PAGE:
Bush science: bringing labs to rural students
By Mark Evans
Sun Star Reporter
Last semester, UAF’s Faculty Senate considered a motion to restrict core science classes to only those that included a hands-on lab component. The motion did not pass, and still sits in committee while the senators try to resolve the issue of how core science requirements can be met in distance-delivered courses.
In this two-part series, The Sun Star takes a look at how core natural science labs are currently conducted and the challenges of presenting them to students in rural Alaska.
Part 1: Two approaches, one class
“If we don’t change, we’ll lose these students,” said Alex Hwu, Director of UAF’s Center for Distance Education. Hwu was talking about rural Alaskan students that begin a UAF program and then transfer to another online provider when they are unable to get the courses they need from UAF.
Last year, said Hwu, UAF’s Distance Ed served up 21,000 credit hours to over 6,000 students. Enrollment in distance-delivered classes far outpaced the university’s on-campus class enrollment. “We’ve seen our enrollment increase an average of 10-11 percent a year for the last three years,” said Hwu. “That’s four times higher than on-campus enrollment.”
Many of the Distance Ed students are not even distant. Hwu said that half of the students taking online courses are living in dorms on campus. Offering online options to students on campus is part of the debate over distance education. Also at issue is how to administer core science labs, which have traditionally been tactile, face-to-face interactions. Virtual labs are becoming popular alternatives for many distance-delivered science classes and that has sparked protests from instructors that question the quality of online labs.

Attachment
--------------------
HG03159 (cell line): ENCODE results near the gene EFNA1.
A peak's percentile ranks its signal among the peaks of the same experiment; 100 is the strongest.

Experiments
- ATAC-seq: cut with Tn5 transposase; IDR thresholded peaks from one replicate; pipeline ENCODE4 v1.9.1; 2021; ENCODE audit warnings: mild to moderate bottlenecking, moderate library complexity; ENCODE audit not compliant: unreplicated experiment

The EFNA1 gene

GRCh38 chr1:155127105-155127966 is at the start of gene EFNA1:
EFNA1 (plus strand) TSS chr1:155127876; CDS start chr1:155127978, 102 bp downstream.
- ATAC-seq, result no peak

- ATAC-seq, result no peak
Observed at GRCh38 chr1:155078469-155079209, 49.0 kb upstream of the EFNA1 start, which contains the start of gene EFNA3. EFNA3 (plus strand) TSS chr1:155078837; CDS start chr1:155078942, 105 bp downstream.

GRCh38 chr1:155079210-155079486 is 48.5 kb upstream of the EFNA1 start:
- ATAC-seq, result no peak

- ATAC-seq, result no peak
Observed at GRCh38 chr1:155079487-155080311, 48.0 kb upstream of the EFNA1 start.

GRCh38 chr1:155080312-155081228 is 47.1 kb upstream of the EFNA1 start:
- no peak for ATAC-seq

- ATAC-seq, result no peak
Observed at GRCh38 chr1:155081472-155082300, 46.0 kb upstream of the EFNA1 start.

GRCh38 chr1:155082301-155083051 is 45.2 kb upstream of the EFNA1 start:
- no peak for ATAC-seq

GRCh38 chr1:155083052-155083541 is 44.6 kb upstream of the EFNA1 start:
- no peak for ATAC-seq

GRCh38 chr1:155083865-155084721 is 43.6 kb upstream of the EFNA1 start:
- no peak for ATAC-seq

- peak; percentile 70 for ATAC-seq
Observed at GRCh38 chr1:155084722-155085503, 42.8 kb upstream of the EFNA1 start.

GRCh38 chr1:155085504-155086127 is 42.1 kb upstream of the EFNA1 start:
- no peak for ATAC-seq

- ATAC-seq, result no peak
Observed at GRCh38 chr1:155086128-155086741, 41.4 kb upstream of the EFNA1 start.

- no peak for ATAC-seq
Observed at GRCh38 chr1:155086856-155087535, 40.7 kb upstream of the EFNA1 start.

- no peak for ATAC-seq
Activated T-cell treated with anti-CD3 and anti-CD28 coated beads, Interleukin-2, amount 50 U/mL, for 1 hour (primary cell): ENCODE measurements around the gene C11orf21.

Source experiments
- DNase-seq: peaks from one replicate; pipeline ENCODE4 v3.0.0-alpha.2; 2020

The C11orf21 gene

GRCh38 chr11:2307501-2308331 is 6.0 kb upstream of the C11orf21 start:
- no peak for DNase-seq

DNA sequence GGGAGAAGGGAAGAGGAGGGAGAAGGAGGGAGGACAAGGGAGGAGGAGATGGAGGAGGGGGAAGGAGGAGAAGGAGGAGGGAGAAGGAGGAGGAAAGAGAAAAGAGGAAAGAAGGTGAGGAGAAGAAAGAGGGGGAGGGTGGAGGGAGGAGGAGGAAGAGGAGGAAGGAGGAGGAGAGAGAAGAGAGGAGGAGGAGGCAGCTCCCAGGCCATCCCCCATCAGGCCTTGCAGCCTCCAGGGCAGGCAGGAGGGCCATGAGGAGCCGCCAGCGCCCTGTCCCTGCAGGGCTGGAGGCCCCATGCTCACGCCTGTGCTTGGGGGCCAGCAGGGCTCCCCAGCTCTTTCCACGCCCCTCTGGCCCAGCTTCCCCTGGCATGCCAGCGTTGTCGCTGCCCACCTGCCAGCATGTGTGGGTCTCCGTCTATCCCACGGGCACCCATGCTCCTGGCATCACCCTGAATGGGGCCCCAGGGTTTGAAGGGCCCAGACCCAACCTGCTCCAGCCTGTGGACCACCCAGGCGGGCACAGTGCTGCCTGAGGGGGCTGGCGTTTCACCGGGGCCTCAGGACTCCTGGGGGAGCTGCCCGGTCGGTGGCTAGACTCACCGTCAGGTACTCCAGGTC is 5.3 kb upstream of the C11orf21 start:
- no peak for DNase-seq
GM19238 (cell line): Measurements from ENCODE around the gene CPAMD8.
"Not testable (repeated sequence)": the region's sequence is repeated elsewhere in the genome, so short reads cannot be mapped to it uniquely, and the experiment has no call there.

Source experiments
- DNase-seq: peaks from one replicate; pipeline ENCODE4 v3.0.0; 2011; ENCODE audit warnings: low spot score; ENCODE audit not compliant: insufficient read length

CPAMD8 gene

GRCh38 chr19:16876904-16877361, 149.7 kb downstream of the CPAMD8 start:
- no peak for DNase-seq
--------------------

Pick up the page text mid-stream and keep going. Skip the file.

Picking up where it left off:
Hwu said many critics of virtual labs just don’t realize how far the technology has come. “A lot of faculty are resistant to the change to virtual labs because they are used to doing it the way it’s been done,” he said.
Many UAF distance-delivered science courses use some combination of virtual and face-to-face labs. Hwu couldn’t say what percentage of online classes feature some simulation, but when asked if he knew of any courses that used only virtual labs, he said, “only one lab, MSL 111, is completely simulated at this time.”
Making a case for ‘Face-to-Face’
Dr. Peter Winsor has strong feelings about the importance of hands-on labs in the teaching of his course. “The fundamental block of our class is the lab,” he said. “If you deleted me from the course, the lab could stand alone.” Winsor teaches MSL 111x – The Oceans, on campus. Winsor said that most of his students are not science majors. “They take it because it’s about the oceans… it’s interesting,” he said.
Still, said Winsor, he feels that he needs to provide his students with a real lab experience. Although most of the labs for MSL 111 are experiments that could be presented in a virtual format, Winsor said that to do so would be robbing the student of experience that they will someday need if they are to pursue a career in ocean science. “If I were an employer, I wouldn’t hire a student [for a laboratory position] that didn’t have hands-on lab experience. If you never set foot in a lab but only did virtual labs; how can you safely work in a chemistry lab full of acids? That could be a very bad thing,” he said.
Winsor agrees that the suitability of virtual labs